I won’t lie…sometimes, when I read how some of you support your college kids with care packages, food deliveries, surprise visits across the country, and even regularly scheduled phone dates, I become deeply jealous and sad.
You see, the day I graduated from high school, my parents completely cut me off —financially and emotionally. They subscribed to the school of thought that once your child was a legal adult, they should be forced out of the nest, whether or not they are ready to leave. “It’s sink or swim,” my dad would say. So shortly after graduation, I got a part-time job, took out a whole bunch of student loans, and moved into on-campus housing.
I needed my parents, and they weren’t there for me
Miraculously, I passed all my classes and got six years of college under my belt on a poor man’s rice, peanut butter, and coffee diet, including graduate school. To my utter annoyance, my parents continue to tout the benefits of forced independence because, “Ta-da, look what you did!” But something else happened that they failed to acknowledge; they taught me I couldn’t count on them…for anything.
When I called them crying those first months in college because I struggled with classes, roommates, paying bills, and navigating this HUGE life transition, I was told, “You’re an adult now.” Newsflash: Turning 18 does not make you an adult. I’m 36 years old with two kids of my own, a husband, a job, and a home, and I’m pretty sure I’m still not an adult.
So pay attention to my takeaway from those very scary, lonely years in college; it’s okay to give your kids a little safety net it’s better than okay. It won’t thwart their independence if you buy them groceries or call to check in on them every once in a while.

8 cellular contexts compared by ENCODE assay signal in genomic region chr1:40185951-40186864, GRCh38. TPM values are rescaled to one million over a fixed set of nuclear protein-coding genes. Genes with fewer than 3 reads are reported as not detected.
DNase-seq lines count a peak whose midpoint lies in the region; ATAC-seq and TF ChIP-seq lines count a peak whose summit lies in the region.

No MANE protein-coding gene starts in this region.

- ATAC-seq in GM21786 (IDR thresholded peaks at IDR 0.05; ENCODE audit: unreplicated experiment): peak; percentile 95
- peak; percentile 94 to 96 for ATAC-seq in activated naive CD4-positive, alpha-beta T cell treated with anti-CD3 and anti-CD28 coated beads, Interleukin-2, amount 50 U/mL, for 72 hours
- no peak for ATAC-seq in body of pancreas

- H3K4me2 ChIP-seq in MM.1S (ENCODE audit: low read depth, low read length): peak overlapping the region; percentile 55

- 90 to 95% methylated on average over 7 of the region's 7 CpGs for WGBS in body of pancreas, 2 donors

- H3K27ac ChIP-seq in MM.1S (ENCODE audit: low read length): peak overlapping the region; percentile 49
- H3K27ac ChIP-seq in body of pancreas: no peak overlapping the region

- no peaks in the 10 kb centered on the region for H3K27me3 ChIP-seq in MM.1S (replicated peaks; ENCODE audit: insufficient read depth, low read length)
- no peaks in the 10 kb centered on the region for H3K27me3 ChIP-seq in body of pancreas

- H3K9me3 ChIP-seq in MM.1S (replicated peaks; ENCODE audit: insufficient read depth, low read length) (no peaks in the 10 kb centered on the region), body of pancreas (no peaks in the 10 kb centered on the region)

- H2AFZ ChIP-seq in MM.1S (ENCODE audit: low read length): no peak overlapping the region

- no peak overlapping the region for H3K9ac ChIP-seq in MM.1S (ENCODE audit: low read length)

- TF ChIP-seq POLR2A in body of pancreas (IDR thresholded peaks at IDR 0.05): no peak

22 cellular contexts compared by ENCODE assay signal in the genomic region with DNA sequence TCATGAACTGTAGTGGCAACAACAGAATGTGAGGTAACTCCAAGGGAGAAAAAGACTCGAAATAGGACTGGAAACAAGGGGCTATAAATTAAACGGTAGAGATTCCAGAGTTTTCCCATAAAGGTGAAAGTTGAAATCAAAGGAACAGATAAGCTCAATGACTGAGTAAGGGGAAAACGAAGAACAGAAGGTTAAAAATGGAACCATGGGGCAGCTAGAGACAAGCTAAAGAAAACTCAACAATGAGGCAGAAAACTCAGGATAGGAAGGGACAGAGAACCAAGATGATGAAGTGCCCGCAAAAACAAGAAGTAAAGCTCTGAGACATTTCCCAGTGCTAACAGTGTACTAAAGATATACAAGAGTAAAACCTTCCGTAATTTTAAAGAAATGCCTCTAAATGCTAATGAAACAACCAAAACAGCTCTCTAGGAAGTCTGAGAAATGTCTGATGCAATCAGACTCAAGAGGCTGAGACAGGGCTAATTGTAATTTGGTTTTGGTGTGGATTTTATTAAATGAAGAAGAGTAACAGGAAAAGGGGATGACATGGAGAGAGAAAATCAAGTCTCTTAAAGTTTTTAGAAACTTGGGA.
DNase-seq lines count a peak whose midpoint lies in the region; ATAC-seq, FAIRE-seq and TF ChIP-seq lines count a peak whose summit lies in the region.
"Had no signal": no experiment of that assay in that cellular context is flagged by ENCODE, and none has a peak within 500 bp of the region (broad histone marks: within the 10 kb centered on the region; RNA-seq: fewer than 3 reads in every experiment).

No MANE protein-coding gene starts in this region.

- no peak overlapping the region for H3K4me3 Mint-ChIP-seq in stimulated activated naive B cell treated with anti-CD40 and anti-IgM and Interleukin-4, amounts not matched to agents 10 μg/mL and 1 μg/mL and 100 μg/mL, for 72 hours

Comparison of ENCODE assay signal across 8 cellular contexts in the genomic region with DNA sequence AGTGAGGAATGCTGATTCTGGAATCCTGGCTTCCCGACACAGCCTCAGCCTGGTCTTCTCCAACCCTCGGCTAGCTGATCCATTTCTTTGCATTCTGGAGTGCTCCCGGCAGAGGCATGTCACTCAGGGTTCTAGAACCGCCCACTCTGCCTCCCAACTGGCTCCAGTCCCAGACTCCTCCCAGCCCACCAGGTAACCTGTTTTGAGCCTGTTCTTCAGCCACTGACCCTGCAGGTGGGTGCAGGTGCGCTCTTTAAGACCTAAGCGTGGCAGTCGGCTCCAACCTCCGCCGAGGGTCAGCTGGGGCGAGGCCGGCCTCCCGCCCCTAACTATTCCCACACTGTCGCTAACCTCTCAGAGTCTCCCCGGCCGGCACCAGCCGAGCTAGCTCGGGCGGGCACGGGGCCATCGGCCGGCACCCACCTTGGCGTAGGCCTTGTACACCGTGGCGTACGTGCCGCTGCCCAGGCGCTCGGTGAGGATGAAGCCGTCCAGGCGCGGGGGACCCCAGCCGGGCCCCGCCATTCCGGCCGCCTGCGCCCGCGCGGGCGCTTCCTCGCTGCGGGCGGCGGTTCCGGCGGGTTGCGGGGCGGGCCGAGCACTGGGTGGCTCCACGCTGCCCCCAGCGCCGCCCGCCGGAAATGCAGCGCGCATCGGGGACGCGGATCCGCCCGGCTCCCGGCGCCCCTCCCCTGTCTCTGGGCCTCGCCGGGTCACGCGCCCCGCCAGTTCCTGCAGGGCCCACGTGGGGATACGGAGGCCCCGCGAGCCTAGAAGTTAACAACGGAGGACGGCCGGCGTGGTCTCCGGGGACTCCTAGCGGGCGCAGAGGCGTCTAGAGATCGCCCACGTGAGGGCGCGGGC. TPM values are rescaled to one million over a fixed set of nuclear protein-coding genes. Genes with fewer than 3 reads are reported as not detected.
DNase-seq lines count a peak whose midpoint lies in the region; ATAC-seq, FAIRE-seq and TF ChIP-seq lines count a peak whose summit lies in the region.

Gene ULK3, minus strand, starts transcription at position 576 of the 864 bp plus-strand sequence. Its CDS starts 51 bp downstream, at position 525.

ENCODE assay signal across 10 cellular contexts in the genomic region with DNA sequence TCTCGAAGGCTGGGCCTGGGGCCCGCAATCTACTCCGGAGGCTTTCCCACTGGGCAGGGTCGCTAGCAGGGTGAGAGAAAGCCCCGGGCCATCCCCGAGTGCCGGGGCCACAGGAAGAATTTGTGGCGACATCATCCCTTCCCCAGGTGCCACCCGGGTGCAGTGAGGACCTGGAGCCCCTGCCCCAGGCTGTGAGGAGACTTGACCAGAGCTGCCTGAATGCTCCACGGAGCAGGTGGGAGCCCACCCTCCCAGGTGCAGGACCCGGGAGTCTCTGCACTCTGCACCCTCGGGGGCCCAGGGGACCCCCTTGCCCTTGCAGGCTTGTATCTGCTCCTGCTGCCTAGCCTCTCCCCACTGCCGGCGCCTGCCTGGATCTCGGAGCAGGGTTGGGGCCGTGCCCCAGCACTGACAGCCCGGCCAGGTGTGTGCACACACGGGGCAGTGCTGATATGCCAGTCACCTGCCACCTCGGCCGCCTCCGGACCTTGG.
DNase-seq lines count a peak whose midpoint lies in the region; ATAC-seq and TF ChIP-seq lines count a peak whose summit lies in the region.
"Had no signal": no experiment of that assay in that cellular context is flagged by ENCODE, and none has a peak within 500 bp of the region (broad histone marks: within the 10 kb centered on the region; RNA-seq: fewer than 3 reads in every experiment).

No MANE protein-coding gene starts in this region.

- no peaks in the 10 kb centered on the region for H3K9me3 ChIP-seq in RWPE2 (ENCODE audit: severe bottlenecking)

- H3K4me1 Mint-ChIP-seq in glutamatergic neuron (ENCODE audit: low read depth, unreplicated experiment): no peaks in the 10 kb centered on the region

Kids need their parents to stick with them
If ANYTHING, that kind of support is doing a world of good for their mental health. I know it would have for mine. I remember one time studying for an exam in the library during finals week. It was 2 AM. I started packing up my bag and checked my phone to see if I had missed calls or texts. There was nothing — no phone call. No email. No motivational, “You got this, kiddo!” Nothing.
And let me tell you, those little gestures would have meant everything to that tired college kid. It’s just the push I would have needed — or heck, it’s the push we all need — to put in an extra hour of studying or to have a little more confidence going into a test.
Right now, you are paving the way for a healthy future relationship with your kids —something I did not and do not have with my parents. I hope all your kids know how lucky they are to have you.
The author of this piece wishes to remain anonymous.
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